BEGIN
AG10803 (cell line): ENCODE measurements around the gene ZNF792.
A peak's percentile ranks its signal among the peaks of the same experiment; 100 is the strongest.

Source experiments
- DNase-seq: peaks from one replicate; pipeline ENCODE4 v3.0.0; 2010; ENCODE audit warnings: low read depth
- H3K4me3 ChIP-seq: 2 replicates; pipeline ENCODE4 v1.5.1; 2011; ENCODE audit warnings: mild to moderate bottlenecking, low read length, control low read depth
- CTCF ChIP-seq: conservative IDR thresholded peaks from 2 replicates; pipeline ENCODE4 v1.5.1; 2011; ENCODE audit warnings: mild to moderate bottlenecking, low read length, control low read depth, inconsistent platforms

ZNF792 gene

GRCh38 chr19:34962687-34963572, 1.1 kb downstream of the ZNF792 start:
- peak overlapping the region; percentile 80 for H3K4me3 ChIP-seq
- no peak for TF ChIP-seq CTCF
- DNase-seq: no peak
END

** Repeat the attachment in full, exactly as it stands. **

AG10803 (cell line): ENCODE measurements around the gene ZNF792.
A peak's percentile ranks its signal among the peaks of the same experiment; 100 is the strongest.

Source experiments
- DNase-seq: peaks from one replicate; pipeline ENCODE4 v3.0.0; 2010; ENCODE audit warnings: low read depth
- H3K4me3 ChIP-seq: 2 replicates; pipeline ENCODE4 v1.5.1; 2011; ENCODE audit warnings: mild to moderate bottlenecking, low read length, control low read depth
- CTCF ChIP-seq: conservative IDR thresholded peaks from 2 replicates; pipeline ENCODE4 v1.5.1; 2011; ENCODE audit warnings: mild to moderate bottlenecking, low read length, control low read depth, inconsistent platforms

ZNF792 gene

GRCh38 chr19:34962687-34963572, 1.1 kb downstream of the ZNF792 start:
- peak overlapping the region; percentile 80 for H3K4me3 ChIP-seq
- no peak for TF ChIP-seq CTCF
- DNase-seq: no peak